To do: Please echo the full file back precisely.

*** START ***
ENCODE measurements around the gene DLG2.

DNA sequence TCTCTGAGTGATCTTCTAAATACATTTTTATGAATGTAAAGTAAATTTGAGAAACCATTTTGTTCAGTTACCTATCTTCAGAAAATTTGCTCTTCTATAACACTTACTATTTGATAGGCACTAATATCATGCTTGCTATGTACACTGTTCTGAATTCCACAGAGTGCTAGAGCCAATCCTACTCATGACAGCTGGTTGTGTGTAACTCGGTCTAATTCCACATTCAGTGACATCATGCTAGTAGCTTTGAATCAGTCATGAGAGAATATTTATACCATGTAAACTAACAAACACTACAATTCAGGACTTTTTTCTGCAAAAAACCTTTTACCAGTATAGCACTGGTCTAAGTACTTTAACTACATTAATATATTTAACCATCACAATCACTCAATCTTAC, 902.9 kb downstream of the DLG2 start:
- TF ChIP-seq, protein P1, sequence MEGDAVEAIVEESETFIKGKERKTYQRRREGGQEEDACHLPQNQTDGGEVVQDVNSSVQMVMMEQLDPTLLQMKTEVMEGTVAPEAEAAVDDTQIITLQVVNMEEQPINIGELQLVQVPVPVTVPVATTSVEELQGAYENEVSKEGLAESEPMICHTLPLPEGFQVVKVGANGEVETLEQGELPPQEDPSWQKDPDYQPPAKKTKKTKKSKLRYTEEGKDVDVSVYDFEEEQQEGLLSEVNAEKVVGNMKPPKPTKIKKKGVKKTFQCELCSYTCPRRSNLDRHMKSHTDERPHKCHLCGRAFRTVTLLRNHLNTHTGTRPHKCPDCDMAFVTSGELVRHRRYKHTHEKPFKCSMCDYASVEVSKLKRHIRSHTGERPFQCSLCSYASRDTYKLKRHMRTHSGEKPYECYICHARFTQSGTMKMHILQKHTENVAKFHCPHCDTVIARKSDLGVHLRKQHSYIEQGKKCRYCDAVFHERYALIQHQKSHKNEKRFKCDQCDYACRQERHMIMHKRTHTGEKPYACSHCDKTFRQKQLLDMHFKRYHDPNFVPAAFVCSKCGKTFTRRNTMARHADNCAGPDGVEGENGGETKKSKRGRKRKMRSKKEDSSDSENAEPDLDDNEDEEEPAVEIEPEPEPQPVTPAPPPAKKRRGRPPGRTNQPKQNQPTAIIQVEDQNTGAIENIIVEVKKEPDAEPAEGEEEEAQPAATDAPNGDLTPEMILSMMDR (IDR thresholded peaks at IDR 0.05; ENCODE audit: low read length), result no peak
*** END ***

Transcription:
ENCODE measurements around the gene DLG2.

DNA sequence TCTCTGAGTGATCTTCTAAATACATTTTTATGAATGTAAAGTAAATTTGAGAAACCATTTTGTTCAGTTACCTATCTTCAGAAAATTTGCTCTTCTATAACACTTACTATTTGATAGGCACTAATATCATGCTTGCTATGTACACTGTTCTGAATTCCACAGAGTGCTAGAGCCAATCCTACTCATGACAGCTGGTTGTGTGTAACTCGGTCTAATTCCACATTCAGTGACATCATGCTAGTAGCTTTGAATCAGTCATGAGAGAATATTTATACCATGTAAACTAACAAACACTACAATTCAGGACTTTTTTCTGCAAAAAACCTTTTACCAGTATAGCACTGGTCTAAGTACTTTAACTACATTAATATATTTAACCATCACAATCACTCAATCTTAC, 902.9 kb downstream of the DLG2 start:
- TF ChIP-seq, protein P1, sequence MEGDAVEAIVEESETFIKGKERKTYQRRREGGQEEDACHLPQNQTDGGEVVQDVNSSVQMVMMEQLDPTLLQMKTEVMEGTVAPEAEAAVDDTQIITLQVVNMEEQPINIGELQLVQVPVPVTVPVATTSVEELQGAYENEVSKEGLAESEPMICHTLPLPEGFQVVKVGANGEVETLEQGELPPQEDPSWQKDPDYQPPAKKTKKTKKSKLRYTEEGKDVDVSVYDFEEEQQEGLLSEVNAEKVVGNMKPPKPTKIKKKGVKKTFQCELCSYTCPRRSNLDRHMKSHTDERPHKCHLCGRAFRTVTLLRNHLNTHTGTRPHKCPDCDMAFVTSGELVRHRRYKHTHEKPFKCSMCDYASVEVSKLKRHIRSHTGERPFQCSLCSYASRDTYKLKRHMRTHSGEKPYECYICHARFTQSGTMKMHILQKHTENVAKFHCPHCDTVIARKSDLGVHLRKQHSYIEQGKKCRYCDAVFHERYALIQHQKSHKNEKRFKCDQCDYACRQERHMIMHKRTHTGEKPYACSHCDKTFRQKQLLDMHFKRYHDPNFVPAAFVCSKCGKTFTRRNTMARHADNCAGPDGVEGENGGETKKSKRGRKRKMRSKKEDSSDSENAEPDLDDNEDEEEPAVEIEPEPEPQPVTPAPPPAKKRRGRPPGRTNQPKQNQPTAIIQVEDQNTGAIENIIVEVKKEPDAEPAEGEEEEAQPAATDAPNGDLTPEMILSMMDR (IDR thresholded peaks at IDR 0.05; ENCODE audit: low read length), result no peak